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Robert Moses's Death
- Robert Moses
- December 18, 1888
- July 29, 1981
- Heart Disease
The life and death of Robert Moses:
He was probably the most prolific urban planner of the 20th century, forever altering the landscape of New York City and its surrounding counties with scores of parks, highways, bridges, tunnels and other public works projects.
But he was also criticized for many of the ways he did things, most notably for spurning mass transit. And he as much as any one individual was instrumental in triggering the NIMBY movement, shorthand or “Not in My Backyard”.
Robert Moses was born in New Haven, Connecticut to German Jewish parents. He would later convert to Christianity and spent his early years living just a couple blocks away from one of his future high-powered schools: Yale University.
In 1897, when Robert was still only nine years old, his family moved to New York City and lived just off Fifth Avenue on East 46th Street.
His father was a department store owner and a real estate speculator but he sold his real estate holdings in New Haven and retired from business for the rest of his life. Moses mother Bella was active in the settlement movement. Its goal was to get the rich and poor to live more closely together in an inter-dependent community.
Robert and his brother Paul attended several schools in the area. And after graduating Yale in 1909, Robert got his PhD in political science at Columbia University. Active politically, he wanted to change the way things were done in New York City, with its custom of hiring through patronage.
He caught the attention of friends of Al Smith, a rising state politician in New York who unsuccessfully ran for president in 1928. Prior to that setback, Smith served as Governor of New York and he named Moses to serve as New York’s Secretary of State from 1927 to 1929.
But even before that, Moses helped to create the Long Island State Parks Commission and that led to the development of Jones Beach State Park…
…along with several other parks in Nassau and Suffolk Counties.
He also began several highway projects including the Northern State, Southern State, Wantagh and Meadowbrook Parkways on Long Island. Later Moses planned and built the Long Island Expressway along the spine of Long Island.
But Moses did not limit his activities to Long Island and became powerful in New York City…
…as Parks commissioner to Mayor Fiorello LaGuardia - building public pools in places like Brooklyn.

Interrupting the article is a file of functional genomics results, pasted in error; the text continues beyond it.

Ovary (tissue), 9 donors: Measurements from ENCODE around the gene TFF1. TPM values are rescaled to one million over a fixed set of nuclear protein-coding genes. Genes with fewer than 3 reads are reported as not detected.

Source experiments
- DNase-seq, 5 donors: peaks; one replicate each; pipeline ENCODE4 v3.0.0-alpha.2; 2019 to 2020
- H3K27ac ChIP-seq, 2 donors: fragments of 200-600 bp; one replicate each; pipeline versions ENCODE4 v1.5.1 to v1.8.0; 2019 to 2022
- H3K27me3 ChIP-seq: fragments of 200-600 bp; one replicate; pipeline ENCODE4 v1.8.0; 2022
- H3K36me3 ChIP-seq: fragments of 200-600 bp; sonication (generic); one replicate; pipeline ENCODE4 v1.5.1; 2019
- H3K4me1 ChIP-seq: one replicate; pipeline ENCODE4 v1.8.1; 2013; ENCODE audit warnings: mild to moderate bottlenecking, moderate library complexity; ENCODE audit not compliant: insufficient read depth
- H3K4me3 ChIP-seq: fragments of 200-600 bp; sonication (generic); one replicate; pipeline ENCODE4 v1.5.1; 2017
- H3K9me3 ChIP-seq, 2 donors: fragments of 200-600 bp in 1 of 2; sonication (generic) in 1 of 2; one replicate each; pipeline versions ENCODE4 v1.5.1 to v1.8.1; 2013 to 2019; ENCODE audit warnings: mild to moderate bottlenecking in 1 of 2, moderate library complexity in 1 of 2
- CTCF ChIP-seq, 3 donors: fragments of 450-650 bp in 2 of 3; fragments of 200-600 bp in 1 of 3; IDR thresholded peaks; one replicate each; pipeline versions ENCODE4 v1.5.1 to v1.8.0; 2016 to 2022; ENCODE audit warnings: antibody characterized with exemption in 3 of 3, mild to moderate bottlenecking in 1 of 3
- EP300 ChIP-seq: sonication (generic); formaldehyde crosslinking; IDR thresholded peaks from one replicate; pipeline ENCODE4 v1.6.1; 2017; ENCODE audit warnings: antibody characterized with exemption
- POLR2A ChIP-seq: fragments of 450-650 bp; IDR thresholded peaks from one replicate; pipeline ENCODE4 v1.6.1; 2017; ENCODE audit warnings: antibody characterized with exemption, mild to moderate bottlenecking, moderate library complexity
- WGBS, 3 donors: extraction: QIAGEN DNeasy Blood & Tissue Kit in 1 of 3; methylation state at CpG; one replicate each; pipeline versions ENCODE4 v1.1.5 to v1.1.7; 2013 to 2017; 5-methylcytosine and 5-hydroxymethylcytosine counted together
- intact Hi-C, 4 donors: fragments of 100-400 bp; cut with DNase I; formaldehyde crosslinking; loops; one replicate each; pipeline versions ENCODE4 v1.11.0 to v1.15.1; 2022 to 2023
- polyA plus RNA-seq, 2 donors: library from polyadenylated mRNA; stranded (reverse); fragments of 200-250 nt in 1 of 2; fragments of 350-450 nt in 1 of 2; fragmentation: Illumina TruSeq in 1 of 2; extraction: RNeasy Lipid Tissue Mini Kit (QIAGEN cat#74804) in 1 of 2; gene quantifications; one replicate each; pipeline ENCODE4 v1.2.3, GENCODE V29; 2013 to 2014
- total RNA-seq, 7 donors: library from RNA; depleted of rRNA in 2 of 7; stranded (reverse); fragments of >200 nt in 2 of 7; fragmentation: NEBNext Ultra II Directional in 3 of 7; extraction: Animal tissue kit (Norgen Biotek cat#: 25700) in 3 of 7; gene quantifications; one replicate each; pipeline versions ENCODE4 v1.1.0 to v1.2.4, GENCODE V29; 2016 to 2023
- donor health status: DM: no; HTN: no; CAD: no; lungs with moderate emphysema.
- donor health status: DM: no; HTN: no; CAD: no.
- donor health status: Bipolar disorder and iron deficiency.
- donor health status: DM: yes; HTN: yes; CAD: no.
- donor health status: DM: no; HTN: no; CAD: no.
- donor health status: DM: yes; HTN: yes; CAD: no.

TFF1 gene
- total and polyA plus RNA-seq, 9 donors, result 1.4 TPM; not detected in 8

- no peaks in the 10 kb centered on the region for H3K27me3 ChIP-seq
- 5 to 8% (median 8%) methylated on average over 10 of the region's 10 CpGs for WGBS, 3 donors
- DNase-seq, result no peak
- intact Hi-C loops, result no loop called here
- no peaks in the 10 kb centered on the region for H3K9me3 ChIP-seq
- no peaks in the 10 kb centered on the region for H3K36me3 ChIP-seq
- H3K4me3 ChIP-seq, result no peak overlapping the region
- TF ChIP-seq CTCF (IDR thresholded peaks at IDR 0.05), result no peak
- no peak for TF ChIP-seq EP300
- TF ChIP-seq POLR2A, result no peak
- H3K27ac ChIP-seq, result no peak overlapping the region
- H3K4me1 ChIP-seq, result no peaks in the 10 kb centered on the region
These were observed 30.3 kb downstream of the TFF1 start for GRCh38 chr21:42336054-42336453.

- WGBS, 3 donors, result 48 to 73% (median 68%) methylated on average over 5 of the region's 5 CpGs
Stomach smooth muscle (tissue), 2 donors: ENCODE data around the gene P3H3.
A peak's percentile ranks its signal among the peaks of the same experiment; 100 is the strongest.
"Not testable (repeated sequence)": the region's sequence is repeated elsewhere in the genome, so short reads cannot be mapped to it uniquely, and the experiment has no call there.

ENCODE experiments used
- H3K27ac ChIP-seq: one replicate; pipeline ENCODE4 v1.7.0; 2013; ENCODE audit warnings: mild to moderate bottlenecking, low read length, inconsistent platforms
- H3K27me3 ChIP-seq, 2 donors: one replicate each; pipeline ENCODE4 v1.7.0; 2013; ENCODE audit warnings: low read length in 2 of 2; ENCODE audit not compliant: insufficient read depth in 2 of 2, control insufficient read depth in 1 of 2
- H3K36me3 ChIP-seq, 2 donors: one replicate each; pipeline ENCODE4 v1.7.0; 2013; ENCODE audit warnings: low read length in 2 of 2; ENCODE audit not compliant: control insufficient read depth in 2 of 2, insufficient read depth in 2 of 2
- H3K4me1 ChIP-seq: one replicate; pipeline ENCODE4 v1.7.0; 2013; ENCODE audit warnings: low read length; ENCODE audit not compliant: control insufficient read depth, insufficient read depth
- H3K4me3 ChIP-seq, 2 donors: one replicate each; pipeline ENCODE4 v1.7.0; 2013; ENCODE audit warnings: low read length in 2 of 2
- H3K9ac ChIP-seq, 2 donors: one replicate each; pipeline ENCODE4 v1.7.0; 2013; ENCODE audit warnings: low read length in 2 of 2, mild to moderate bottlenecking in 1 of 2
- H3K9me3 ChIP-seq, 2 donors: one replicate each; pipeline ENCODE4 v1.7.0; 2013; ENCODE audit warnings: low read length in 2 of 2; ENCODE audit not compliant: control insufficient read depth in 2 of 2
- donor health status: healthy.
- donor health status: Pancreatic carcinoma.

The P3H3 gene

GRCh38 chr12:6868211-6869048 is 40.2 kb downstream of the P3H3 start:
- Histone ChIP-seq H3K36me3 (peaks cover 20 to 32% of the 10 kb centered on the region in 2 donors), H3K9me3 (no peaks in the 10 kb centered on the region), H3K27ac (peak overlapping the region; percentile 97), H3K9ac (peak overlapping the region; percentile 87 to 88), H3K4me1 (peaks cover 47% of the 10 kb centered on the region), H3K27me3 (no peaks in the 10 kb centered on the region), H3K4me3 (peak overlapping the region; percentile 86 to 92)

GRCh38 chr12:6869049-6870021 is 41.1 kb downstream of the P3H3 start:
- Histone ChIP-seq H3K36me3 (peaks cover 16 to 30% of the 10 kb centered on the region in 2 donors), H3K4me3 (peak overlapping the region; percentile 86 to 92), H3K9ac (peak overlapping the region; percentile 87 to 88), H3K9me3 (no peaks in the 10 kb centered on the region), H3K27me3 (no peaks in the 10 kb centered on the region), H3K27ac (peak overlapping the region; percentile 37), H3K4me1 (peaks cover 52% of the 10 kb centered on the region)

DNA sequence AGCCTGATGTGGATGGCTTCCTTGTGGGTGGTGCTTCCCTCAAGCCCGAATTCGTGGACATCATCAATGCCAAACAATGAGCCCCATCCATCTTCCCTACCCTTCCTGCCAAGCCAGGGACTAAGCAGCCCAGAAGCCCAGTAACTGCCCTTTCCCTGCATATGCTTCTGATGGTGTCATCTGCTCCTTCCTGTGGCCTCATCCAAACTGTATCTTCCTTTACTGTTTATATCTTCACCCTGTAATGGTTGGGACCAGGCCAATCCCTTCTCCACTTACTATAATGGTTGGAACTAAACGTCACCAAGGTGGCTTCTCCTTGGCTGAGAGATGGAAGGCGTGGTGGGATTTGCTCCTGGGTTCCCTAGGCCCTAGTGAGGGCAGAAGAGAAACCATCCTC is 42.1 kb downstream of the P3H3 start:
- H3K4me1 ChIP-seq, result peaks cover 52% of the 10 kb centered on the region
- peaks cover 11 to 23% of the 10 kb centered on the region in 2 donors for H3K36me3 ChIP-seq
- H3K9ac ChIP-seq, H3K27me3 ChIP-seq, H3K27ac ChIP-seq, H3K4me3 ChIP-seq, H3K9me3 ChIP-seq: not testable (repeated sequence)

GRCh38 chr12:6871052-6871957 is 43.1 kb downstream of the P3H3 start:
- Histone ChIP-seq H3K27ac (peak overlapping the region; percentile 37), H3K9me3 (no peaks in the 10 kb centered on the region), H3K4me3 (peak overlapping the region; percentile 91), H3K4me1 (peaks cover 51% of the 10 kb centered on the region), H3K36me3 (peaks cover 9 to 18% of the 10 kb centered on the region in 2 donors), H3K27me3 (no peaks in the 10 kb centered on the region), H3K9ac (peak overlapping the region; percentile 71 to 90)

He also had power as head of the New York City Housing Authority, building large scale apartment projects. And as chairman of the Triborough Bridge and Tunnel Authority Moses hit the jackpot -- building what is now the Robert F Kennedy Bridge and several spans linking the Bronx, Manhattan and Queens.
The TBTA was a government unit into itself and the tolls generated by Moses’ bridges and tunnels gave him plenty of money to fund his projects and to shield him from typical government power of elected officials.
Not all his projects came to fruition. Moses planned the Brooklyn Battery Bridge but that was stopped and instead the Brooklyn Battery Tunnel (known called the Hugh Carey Tunnel) was built. Moses also oversaw the construction of the Queens Midtown Tunnel.
Moses also put his stamp on the headquarters of the UN building and he was instrumental in the construction of the 1939 and 1964 Worlds Fair's in New York City.
And one of his largest and best-known projects was the Verrazano Narrows Bridge, linking Brooklyn and Staten Island.
Moses was blamed by many in New York (along with the owner of the Brooklyn Dodgers, Walter O'Malley) for the Dodgers’ move to Los Angeles.
When O’Malley proposed a new, domed stadium near the present-day Barkley’s Center….
…Moses insisted he build his ballpark in Queens instead, on the site of the current Citi Field. When O’Malley rejected the Queens site, he left for Los Angeles in 1957 leaving Brooklyn Dodger fans feeling decimated.
The 1974 book “The Power Broker” by Robert Caro also hurt the so-called “Master Builder’s” reputation.
The “hero” builder was seen to have destroyed more than a score of neighborhoods by building expressways, like the Cross Bronx…
…and Brooklyn Queens and Long Island Expressways through New York City without regard to the surrounding communities.
So, when Moses planned a similar expressway project in lower Manhattan…
…the NIMBY movement led by an urban activist named Jane Jacobs…
…fought him and won.
Another of Moses’ failed ideas was a planned bridge across Long Island Sound from Rye, New York to Oyster Bay. A local NIMBY campaign fought it and the project was scuttled.
Moses was also accused of racist tendencies in his plans for housing projects in New York City.
He was married twice…to Mary Sims from 1915 to 1966 and to Mary Alicia Grady from 1966-1981.
Robert Moses died of heart disease at the age of 92. He's buried at Woodlawn Cemetery in the Bronx in an outdoor mausoleum…
…and although his name graces a park, parkway and causeway
…on Long Island, his reputation is still tainted among his critics because of the accusations many made against him.